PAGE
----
For Estonian businesses, sustainability reporting offers an opportunity to gain an overview of their actual impacts, including from the perspective of their entire supply chain, to adopt data-driven management, and to use sustainability reporting to create their corporate responsibility strategy. Lastly, this opens doors to attracting investments. Equally important is the fact that for various stakeholders, fact-based information about a company’s sustainability is becoming increasingly significant – whether for investors, employees, or customers. It is no longer sufficient for a company’s marketing department to write compelling narratives and pair them with picturesque images. Especially in environmental matters, people are tired of words that lack substance. 

A crisis we don’t want to live in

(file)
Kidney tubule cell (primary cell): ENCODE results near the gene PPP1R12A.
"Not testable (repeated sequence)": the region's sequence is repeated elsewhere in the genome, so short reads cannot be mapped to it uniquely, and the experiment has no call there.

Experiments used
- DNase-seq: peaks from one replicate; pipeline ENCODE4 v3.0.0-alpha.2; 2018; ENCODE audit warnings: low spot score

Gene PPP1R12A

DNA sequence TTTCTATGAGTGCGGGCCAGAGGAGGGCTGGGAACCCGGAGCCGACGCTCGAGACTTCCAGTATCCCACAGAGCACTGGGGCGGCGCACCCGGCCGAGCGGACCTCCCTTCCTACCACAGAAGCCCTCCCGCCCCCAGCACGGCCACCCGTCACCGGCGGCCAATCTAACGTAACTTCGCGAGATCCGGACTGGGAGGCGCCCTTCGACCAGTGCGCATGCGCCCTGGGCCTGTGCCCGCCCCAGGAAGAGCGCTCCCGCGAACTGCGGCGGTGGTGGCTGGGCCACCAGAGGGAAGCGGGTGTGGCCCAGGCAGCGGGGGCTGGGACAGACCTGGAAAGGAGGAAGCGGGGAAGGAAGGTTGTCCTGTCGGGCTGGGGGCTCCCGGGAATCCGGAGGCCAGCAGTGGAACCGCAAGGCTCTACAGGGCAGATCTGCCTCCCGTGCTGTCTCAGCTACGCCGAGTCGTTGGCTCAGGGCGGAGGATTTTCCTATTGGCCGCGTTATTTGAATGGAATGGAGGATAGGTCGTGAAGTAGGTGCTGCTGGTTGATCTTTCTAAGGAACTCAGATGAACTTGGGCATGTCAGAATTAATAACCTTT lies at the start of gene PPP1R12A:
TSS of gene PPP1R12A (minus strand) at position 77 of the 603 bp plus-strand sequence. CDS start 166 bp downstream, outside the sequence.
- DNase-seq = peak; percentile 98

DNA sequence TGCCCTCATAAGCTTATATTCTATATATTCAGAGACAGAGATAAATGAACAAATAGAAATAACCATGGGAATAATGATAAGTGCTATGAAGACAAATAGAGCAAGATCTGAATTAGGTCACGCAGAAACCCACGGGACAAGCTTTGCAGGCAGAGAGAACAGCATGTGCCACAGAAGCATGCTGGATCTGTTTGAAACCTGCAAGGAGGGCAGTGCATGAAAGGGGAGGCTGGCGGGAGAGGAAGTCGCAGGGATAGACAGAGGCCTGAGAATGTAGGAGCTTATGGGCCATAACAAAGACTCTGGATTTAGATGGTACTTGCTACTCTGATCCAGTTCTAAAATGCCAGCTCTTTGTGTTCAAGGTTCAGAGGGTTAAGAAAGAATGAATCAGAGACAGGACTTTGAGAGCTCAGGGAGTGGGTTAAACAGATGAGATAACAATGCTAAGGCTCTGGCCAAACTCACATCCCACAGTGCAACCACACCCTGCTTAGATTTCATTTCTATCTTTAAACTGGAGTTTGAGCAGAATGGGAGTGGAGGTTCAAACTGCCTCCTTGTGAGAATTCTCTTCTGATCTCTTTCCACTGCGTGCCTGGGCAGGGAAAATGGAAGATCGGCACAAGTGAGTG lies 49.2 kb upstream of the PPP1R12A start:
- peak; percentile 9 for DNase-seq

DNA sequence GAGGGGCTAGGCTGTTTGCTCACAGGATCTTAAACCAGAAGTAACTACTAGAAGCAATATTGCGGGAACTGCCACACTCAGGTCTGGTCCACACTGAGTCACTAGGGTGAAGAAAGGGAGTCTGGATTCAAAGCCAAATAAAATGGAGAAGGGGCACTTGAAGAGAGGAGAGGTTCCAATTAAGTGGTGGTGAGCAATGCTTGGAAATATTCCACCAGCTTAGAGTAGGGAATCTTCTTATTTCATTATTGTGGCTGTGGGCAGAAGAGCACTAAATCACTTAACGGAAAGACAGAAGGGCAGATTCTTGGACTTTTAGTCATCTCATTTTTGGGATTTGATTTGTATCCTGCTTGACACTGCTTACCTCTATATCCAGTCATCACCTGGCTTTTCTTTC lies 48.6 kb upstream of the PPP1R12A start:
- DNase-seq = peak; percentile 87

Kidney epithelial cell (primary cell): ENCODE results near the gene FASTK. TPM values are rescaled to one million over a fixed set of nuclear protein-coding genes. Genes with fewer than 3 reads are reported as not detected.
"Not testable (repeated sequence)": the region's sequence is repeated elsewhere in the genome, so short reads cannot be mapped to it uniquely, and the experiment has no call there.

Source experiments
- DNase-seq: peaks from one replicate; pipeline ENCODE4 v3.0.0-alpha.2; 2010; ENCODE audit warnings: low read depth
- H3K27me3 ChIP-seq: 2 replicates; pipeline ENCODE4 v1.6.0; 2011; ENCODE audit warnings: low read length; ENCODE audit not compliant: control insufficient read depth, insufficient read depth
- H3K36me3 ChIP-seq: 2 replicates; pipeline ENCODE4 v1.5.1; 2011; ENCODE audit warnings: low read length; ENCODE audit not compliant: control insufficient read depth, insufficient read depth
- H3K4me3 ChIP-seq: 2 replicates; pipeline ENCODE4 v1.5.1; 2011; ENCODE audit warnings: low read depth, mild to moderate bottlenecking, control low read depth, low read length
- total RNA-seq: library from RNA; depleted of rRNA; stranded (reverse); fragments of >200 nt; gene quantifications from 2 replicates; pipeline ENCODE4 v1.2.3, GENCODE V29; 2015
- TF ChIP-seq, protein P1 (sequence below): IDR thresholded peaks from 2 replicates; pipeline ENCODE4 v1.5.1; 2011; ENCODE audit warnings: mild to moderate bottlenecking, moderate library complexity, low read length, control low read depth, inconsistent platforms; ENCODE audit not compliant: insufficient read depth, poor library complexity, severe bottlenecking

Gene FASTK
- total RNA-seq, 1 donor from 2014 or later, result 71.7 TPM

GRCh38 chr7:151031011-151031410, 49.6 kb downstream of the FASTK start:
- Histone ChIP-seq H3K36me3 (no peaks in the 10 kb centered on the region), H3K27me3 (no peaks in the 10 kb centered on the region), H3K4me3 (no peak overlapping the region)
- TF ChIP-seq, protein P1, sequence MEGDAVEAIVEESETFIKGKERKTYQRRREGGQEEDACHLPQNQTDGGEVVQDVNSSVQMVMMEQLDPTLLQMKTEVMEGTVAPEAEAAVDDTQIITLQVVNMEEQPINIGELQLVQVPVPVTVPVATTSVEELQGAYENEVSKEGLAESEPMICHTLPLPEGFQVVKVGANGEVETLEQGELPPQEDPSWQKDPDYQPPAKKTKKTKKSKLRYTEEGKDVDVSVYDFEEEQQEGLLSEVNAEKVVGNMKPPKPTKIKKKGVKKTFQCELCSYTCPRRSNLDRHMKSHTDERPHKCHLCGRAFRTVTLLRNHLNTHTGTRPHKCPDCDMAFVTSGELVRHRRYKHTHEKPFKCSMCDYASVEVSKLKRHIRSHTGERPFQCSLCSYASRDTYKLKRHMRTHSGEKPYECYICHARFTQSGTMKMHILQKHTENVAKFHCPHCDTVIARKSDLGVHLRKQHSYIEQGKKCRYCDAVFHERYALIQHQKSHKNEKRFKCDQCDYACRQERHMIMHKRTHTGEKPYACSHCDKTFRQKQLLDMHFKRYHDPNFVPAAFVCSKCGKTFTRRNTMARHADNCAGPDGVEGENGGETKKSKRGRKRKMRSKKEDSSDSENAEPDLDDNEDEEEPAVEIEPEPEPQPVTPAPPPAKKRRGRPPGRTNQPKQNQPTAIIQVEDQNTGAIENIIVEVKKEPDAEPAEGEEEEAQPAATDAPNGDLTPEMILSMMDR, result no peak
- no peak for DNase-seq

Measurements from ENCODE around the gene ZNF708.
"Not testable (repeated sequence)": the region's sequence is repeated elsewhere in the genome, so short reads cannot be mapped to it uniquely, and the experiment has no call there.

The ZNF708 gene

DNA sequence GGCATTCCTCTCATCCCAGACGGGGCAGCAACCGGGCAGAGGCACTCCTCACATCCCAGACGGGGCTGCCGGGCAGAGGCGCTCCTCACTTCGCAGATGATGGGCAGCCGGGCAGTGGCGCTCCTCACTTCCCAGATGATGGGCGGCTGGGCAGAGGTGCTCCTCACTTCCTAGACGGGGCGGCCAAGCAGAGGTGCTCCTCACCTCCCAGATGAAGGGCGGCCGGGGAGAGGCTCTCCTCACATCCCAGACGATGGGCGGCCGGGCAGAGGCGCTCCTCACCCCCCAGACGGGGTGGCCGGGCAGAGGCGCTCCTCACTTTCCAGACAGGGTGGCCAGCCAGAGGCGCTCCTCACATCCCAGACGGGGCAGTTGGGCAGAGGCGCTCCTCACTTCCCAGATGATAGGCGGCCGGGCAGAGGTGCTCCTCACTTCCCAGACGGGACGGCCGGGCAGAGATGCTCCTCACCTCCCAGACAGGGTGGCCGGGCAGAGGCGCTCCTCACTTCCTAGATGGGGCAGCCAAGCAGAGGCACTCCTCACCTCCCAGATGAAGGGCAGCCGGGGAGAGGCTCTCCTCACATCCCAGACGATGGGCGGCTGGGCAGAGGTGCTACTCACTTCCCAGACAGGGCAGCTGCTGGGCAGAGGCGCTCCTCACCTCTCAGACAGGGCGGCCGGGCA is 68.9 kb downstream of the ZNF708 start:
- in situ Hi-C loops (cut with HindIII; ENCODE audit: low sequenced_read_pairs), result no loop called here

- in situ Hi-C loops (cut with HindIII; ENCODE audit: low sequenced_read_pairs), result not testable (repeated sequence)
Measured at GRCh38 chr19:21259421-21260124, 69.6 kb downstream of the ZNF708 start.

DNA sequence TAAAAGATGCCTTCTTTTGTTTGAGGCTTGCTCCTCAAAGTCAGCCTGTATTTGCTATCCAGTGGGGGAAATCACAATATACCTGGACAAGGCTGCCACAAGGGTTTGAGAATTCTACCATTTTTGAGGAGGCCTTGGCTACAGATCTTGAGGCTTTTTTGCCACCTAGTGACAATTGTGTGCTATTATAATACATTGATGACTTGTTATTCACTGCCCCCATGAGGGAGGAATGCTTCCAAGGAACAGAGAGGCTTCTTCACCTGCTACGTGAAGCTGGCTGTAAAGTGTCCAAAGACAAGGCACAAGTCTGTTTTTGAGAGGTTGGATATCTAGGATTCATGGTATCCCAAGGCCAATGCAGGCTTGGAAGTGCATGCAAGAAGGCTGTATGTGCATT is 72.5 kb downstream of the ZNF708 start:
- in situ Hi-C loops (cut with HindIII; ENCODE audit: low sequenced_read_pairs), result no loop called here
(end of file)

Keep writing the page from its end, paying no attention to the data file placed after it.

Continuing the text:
In my opinion – and this view is based on the opinions of many world scientists – the worsening environmental crisis is a significantly more terrifying fact than the more assertive regulations enacted to protect the environment. Our living environment is gradually becoming uninhabitable. Climate warming is still in full swing, and the latest report from the United Nations Intergovernmental Panel on Climate Change (IPCC) emphasizes once again the clear causal relationship between climate change and human impact. The world is currently experiencing the sixth mass extinction of species in its history, comparable to when dinosaurs went extinct – for example, according to the 2022 report from BirdLife International, 49% of bird species are declining, and every eighth bird species is at risk of extinction. The prospect of not having enough clean drinking water or food for everyone, unpredictable weather conditions destroying homes and forcing people to seek habitable places on a massive scale, and more, is horrifying – this is not only an ecological crisis but also a social catastrophe. And it is not a dystopian prediction of the future, but an ongoing process. The United Nations Sustainable Development Goals, the Paris Agreement, and the European Green Deal are diplomatic steps to halt and reverse this process.